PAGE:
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Evans calls on state to reject emission, waste permits

Charles E. Ramirez
The Detroit News

Detroit — Wayne County Executive Warren Evans urged the state Wednesday to reject two company permit applications he said could expose communities to greater pollution from sites in southwest Detroit and Van Buren Township.

He said he is calling on the Michigan Department of Environmental Quality to “put residents first and ... reduce the negative environmental impact to our communities.”

He also said he has sent a letter to MDEQ Director Keith Creagh, urging the agency to reject the permit requests and revise the state’s solid waste laws to better protect the county’s residents and resources.

Evans, who was joined by Wayne County commissioners, municipal officials and community leaders, made the plea during a 1 p.m. news conference at his offices in the Guardian Building in downtown Detroit.

His remarks centered around Boise, Idaho-based hazardous waste disposal company US Ecology and Findlay, Ohio-based Marathon Petroleum Corp.

“While we’re pro-business and we really want businesses to grow, we really have to look long and hard at those businesses that have a byproduct that hurts the health and welfare of Wayne County’s citizens,” he said.

US Ecology has asked the MDEQ for a permit that would allow it to expand storage capacity at its Van Buren Township waste facility tenfold, Evans said.

He said the largest concern about the site, off Interstate 94 about 30 miles southwest of Detroit, is that it handles radioactive waste materials produced from out-of-state hydraulic fracturing operations.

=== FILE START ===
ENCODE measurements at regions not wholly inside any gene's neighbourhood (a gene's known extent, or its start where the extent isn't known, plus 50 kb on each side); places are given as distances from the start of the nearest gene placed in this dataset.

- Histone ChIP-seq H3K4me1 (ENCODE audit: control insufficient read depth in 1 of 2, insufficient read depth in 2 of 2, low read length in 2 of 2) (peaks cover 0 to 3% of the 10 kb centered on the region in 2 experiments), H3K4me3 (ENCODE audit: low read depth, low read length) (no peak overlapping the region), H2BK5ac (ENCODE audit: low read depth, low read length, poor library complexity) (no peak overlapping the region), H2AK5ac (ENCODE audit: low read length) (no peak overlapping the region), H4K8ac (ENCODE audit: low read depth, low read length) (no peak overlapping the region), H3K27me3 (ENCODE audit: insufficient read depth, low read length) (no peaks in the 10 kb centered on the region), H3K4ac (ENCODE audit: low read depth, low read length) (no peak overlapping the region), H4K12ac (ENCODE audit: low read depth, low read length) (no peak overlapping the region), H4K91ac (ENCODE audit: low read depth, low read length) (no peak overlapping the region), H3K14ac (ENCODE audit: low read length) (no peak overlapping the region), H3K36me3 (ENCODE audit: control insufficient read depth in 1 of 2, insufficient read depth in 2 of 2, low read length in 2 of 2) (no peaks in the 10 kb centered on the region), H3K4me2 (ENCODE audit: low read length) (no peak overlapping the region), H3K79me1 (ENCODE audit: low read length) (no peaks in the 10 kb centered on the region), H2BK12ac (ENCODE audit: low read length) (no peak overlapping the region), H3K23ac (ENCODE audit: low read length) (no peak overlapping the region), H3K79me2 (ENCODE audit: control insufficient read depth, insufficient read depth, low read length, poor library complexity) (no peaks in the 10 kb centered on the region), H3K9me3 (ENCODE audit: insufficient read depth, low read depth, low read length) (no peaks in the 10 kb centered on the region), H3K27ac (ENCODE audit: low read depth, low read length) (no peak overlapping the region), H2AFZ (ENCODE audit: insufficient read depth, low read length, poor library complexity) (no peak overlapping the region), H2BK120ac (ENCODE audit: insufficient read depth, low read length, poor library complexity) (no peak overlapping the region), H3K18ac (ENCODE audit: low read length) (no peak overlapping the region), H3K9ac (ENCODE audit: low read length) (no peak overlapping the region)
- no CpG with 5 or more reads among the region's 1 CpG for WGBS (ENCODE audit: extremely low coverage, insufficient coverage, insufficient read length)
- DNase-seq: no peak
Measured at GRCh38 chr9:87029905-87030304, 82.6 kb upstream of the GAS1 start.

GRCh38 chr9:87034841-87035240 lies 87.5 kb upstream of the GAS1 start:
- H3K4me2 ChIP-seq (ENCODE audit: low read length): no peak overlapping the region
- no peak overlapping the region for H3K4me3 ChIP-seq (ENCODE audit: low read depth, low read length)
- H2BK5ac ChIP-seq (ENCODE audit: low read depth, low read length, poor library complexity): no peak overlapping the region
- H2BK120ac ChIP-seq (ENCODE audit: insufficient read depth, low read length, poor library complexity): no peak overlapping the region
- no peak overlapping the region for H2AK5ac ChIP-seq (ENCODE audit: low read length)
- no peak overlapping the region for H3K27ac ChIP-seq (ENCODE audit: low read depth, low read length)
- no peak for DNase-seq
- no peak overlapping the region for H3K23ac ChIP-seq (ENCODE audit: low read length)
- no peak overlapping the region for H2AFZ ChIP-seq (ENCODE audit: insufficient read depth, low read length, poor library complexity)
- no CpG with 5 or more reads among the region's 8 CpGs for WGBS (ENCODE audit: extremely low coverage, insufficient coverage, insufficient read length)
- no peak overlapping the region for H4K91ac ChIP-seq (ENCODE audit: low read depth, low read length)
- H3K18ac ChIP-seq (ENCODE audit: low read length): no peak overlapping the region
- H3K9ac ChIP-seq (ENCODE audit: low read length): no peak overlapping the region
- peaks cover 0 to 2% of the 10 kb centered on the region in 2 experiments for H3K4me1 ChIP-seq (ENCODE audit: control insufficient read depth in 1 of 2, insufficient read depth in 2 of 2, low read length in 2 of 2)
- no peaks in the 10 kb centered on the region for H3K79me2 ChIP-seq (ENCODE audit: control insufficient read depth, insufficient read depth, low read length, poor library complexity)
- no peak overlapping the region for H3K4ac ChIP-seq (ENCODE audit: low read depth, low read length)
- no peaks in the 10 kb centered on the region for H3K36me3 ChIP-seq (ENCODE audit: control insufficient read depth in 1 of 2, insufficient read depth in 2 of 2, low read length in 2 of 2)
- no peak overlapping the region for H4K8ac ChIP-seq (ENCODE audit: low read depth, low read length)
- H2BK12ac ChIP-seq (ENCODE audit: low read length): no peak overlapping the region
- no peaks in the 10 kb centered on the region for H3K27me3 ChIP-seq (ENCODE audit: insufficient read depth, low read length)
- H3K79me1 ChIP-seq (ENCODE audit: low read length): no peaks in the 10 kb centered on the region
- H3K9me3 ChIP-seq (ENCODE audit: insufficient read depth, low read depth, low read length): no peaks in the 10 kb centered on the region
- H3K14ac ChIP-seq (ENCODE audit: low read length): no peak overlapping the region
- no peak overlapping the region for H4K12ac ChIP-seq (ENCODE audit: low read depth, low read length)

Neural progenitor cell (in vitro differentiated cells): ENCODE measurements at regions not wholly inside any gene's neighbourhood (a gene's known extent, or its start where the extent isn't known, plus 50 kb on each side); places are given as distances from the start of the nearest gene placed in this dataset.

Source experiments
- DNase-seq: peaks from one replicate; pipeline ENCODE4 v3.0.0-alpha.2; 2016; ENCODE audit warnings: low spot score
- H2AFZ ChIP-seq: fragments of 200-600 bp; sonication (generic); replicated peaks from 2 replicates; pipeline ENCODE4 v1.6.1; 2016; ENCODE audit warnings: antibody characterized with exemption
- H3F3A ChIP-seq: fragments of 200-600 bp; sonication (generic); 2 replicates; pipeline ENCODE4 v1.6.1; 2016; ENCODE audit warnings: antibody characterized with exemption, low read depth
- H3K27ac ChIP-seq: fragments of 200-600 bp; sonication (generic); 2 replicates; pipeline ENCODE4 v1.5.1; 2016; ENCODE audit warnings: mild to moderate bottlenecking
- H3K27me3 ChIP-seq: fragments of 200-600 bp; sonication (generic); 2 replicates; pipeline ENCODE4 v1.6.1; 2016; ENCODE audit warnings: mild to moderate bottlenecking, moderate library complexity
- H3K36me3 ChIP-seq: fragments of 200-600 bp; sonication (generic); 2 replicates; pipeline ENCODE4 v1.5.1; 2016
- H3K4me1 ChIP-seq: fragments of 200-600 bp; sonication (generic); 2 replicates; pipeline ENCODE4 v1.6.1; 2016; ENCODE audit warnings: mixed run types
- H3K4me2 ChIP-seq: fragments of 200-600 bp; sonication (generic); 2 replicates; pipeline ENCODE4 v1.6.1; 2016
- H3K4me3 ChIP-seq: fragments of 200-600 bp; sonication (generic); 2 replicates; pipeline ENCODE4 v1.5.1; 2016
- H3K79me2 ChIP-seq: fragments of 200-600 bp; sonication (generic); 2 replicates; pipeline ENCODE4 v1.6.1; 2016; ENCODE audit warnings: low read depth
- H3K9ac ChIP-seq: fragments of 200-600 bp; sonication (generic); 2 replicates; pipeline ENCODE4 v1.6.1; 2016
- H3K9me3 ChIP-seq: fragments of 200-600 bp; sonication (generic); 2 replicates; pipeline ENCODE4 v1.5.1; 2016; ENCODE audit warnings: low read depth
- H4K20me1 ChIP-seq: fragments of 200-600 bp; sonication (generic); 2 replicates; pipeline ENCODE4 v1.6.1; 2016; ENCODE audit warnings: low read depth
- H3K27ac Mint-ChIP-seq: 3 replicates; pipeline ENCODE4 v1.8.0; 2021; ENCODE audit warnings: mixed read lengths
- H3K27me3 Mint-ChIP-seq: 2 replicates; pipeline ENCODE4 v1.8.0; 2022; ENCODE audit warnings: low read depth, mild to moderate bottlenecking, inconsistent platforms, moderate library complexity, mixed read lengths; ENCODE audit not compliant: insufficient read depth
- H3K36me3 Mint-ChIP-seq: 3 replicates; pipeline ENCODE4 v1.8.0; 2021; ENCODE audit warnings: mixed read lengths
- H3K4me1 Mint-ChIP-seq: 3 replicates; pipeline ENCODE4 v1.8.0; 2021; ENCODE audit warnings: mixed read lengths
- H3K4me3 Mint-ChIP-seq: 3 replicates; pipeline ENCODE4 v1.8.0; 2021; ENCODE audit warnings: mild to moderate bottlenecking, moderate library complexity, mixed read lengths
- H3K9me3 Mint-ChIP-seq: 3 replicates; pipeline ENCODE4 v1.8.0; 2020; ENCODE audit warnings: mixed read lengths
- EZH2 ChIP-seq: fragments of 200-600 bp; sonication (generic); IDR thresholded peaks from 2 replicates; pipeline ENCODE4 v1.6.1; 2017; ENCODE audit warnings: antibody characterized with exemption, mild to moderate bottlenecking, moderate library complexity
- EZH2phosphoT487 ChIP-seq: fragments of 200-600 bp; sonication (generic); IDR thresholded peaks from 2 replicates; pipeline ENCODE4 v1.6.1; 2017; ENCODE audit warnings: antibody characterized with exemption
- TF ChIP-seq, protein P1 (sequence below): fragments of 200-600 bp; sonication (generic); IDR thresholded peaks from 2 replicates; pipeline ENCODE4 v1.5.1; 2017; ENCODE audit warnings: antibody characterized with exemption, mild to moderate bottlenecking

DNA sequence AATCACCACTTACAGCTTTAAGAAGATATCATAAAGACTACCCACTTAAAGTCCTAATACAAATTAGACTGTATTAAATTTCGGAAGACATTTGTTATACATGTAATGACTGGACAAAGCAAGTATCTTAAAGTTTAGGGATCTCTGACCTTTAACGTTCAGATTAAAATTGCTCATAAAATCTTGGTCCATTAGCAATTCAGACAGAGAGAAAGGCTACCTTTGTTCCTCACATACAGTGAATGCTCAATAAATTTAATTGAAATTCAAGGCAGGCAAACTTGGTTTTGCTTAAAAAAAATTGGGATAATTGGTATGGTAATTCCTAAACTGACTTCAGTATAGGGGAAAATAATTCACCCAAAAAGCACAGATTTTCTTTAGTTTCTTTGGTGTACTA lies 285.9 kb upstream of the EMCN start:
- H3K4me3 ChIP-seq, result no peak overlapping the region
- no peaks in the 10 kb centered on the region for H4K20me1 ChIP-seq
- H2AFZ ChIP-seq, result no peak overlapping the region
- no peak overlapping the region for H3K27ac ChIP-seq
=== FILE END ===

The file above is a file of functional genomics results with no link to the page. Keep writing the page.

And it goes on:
“We’re concerned this proposed expansion will make Wayne County a sought-after dumping ground for this material by other states,” Evans said. “We don’t want to be the dumping ground for all the toxic waste that’s coming from other states. That’s not the kind of reputation I think Wayne County wants to have.”

David Crumrine, a spokesman for US Ecology, said the Van Buren Township facility primarily processes industrial waste from area customers rather than waste from oil and gas exploration activities.

“The requested increase in capabilities for the facility will allow it to serve the changing needs of the area’s industrial customers, thereby supporting the regional economy,” he said in an email. “The facility consolidates and processes waste for shipment to off-site landfills and is not a disposal site.”

He also said the company agrees with the county’s goals of protecting the environment and ensuring the health and safety interest of the county’s residents and businesses are addressed.

“US Ecology plays an important role in achieving these goals by providing safe and reliable environmental solutions to commercial, industrial and government customers,” he said.

Meanwhile, Marathon is seeking permission from the MDEQ for its refinery in southwest Detroit to release more sulfur dioxide and other pollutants into the air.

“The ZIP code where the refinery is is one of the worst in the country in terms of pollutants that are in the air,” Evans said. “Before (the MDEQ) even contemplates an increase in permitting, (it needs to) show us it’s making some concrete steps in reducing the pollution that’s already there.”

Company spokesman Jamal Kheiry said the permit is needed to meet new federal cleaner fuel standards.

“While Marathon Petroleum Company must make changes to its refinery to comply with the Tier 3 Fuels mandate of the U.S. EPA, we are sensitive to our neighbors,” he said in an email. “We are committed to continuing our track record of emissions reductions at our Detroit refinery.

“We are currently in talks with (Detroit) Mayor Mike Duggan and his environmental team to develop a solution that could result in no increase in sulfur dioxide emissions in our permit application to the MDEQ.”


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